Labor sues to protect fair share payments in Illinois

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TALKING BACK: Union workers shouted and waved signs as Illinois Gov. Bruce Rauner left after speaking at the Decatur Club in Decatur, IL, last month.  Illinois labor unions filed a lawsuit last week seeking to invalidate an executive order Rauner issued Feb. 9 ending a requirement that state workers pay a fair share fee for contract negotiations if they choose not to join the union in their workplace. – Hugh Sullivan/AP photo
TALKING BACK: Union workers shouted and waved signs as Illinois Gov. Bruce Rauner left after speaking at the Decatur Club in Decatur, IL, last month. Illinois labor unions filed a lawsuit last week seeking to invalidate an executive order Rauner issued Feb. 9 ending a requirement that state workers pay a fair share fee for contract negotiations if they choose not to join the union in their workplace.
– Hugh Sullivan/AP photo

No free ride, unions say

By CARL GREEN

Illinois Correspondent

Belleville – Illinois labor unions gave their answer to Gov. Bruce Rauner about fair share payments last week – there’s no such thing as a free ride.

In a show of solidarity, the Illinois AFL-CIO, AFSCME and 25 other unions, representing more than 400,000 state employees, filed suit against Rauner’s order to block fair share fees from being collected by unions representing state employees.

The suit was filed March 5 in St. Clair County Circuit Court.

According to the lawsuit, Rauner’s executive order blocking the payments not only violates collective bargaining agreements, but state law, too.

Fair share agreements were approved in the 1983 Illinois Public Labor Relations Act, signed by Gov. Jim Thompson, a Republican. The lawsuit says Rauner’s order violates the separation of powers in state government by seeking to cancel that law.

Rauner
RAUNER

The lawsuit states: “Rauner has usurped the constitutional power of the legislative branch in promulgating an executive order that effectively repeals a duly passed public act and has unlawfully exercised the veto power vested in the governor.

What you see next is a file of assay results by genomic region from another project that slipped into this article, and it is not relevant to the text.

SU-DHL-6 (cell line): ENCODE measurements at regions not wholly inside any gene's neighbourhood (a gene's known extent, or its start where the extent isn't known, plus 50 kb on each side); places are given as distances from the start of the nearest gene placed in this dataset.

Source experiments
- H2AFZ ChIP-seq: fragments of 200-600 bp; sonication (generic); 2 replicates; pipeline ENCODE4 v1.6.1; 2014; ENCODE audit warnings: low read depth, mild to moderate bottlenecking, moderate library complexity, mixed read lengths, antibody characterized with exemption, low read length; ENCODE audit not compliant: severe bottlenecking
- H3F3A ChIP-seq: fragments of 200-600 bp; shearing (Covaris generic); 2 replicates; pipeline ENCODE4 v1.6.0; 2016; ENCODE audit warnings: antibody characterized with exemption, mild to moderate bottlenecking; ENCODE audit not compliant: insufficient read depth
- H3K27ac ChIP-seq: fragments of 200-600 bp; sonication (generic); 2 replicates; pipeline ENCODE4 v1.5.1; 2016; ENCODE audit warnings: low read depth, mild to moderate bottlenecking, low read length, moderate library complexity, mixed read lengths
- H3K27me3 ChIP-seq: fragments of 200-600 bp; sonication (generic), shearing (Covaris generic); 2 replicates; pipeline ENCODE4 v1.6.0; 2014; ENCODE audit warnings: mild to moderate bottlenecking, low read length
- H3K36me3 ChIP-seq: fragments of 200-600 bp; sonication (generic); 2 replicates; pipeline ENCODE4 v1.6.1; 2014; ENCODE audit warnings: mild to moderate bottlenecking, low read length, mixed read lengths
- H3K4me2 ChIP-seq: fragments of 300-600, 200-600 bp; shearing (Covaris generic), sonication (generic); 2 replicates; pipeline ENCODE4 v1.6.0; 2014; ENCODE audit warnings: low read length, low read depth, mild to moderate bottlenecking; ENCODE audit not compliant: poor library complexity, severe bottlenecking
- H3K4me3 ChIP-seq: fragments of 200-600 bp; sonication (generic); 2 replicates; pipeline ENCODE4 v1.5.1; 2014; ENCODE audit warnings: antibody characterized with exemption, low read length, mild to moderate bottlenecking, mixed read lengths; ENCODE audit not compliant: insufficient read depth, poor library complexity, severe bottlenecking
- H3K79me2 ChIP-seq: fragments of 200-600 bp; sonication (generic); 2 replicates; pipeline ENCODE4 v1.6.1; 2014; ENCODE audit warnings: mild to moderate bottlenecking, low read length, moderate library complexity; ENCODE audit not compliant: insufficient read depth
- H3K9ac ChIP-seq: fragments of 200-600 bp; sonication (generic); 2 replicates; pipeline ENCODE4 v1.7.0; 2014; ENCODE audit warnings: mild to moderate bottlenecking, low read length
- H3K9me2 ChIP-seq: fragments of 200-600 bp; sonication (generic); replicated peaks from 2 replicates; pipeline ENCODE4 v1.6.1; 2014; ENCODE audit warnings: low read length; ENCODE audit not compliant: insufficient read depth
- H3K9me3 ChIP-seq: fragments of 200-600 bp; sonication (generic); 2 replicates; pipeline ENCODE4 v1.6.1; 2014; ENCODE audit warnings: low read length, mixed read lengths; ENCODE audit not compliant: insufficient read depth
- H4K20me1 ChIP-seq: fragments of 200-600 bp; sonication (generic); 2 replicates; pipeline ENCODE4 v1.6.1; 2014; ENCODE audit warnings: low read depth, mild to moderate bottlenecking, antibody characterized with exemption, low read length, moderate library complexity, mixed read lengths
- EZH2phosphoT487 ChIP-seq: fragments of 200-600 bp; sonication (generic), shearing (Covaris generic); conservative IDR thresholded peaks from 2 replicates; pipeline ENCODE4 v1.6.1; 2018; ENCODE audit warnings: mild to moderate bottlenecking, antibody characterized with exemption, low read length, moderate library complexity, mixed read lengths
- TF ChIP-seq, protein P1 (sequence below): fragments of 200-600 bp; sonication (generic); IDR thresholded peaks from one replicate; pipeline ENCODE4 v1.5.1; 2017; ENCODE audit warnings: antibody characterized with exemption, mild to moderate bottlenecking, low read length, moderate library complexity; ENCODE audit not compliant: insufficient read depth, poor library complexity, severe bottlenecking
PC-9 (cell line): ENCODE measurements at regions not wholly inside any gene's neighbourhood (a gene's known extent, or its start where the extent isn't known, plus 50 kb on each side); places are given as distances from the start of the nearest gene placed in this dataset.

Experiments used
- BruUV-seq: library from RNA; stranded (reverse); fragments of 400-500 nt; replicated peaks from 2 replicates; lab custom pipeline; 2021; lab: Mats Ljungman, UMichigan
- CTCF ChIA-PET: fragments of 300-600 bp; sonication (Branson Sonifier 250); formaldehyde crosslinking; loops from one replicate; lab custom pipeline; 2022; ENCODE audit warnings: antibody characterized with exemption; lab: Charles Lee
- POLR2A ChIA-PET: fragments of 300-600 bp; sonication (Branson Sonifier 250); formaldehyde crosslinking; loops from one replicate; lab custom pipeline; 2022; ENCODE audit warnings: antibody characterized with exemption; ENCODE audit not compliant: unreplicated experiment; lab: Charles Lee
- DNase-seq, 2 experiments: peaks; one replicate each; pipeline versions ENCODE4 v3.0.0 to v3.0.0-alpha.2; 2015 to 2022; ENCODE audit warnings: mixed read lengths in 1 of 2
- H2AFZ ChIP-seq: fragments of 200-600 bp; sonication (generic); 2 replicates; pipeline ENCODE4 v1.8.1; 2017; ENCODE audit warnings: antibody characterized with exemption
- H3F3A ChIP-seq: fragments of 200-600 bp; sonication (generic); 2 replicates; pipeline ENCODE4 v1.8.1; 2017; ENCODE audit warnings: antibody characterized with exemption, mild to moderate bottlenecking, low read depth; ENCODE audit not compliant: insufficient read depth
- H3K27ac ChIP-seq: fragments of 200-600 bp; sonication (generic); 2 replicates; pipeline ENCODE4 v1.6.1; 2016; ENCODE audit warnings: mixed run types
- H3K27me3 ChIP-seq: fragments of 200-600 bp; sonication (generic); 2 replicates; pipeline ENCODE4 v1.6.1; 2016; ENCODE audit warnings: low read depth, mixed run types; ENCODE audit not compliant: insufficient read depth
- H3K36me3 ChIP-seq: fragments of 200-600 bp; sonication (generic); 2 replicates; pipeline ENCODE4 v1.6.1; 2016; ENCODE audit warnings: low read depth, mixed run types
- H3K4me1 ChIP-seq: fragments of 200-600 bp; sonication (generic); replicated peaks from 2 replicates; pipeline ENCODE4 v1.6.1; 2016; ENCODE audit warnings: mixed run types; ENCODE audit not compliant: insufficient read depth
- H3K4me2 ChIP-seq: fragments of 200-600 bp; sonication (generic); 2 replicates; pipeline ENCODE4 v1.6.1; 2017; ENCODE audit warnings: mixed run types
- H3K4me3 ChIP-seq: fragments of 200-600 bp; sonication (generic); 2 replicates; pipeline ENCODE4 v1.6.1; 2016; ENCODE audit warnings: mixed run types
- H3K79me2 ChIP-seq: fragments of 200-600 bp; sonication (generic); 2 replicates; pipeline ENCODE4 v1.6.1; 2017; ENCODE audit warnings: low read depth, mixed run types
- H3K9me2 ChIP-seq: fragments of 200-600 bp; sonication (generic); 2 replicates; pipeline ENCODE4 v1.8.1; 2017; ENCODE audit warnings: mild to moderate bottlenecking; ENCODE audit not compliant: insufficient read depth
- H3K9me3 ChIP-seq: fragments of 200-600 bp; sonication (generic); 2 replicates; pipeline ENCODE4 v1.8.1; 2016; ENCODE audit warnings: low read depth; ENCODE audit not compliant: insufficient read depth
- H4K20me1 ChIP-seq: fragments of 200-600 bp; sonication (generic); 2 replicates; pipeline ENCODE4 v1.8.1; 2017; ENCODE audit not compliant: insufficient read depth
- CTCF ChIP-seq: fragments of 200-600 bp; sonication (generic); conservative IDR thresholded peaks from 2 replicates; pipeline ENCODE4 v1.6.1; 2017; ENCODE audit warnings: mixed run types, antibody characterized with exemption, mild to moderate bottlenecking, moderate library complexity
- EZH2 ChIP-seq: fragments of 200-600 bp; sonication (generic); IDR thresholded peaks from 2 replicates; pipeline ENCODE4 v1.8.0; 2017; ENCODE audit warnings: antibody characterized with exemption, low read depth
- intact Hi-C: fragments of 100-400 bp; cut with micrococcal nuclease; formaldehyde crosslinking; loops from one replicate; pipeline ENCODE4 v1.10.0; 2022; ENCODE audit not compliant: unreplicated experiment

“The executive power is the power to faithfully execute the laws enacted through the legislative process, not to refuse to implement the laws that have been properly enacted by the state.”

Unions are required under federal law to represent all workers in a union shop, whether they choose to join the union or not.

Under federal and Illinois state labor law, employees who decline to join a union are required to pay “fair share” fees – which cannot be used for political purposes – to cover the cost to the unions of negotiating higher wages and benefits on their behalf.

The unions and labor groups involved in the lawsuit include:

  • AFL-CIO
  • AFSCME
  • Fraternal Order of Police
  • Illinois Nurses Association
  • Illinois Federation of Teachers
  • Teamsters
  • Service Employees International Union (SEIU)
  • Laborers
  • Police Benevolent and Protective Association
  • Bakery Workers
  • Bricklayers
  • Carpenters
  • Electrical Workers
  • Operating Engineers
  • Food and Commercial Workers
  • Machinists
  • Painters
  • Plumbers
  • Metropolitan Alliance of Police

PEOPLE WHO DO THE REAL WORK

Illinois AFL-CIO President Michael Carrigan said: “The men and women who do the real work of state government are first responders, nurses, caregivers and corrections officers. They plow snow, protect children, care for veterans and do many other tough, essential jobs that benefit all Illinois residents.

Carrigan
CARRIGAN

“Gov. Rauner’s political obsession with stripping their rights and driving down their wages demeans their service, hurts the middle class and is blatantly illegal. We’re asking the court to restore the integrity of our democratic process and make clear that no one, not Gov. Rauner or anyone else, can place themselves above the law.”

Attorney General Lisa Madigan has already given her legal opinion that Rauner’s order is illegal, causing Comptroller Leslie Munger – herself a Rauner appointee – to refuse to enact Rauner’s order that the fare share funds be kept in escrow until the legal issues are decided.

Rauner has ordered the departments he controls to withhold the money anyway.

Rauner has also filed suit in a Chicago federal court to have fair share payments declared unconstitutional.

Last week, the unions group filed a motion to dismiss that case, saying the issue should be decided in state court because it is a matter of state law.

SUPREME COURT THREAT

If Rauner’s suit moves to the U.S. Supreme Court, fair share payments could be outlawed nationwide, leaving all workers with less support against attempts to cut their wages and benefits.

Rauner’s position is that while fair share fees are not to be used for political purposes, they can’t be separated from other union revenues.

Last year, the U.S. Supreme Court ruled against fair share fees in a limited ruling that affected Illinois home health care assistants. The vote was along party lines, with the five Republican justices outweighing the four Democrat appointees.

It did not apply to other workers because the health care workers were not considered state employees. But it left observers with the impression that the Supreme Court would outlaw fair share altogether if it had the opportunity, and Rauner’s federal lawsuit could give it that chance.

“If there’s a good solid case, the Supreme Court may decide against labor,” Gary Chaison, a professor of labor relations at Clark University in Massachusetts told the Chicago Tribune. “I think labor’s view is, ‘oppose everything,’ because you can’t win, you can only lose something that you already have.”

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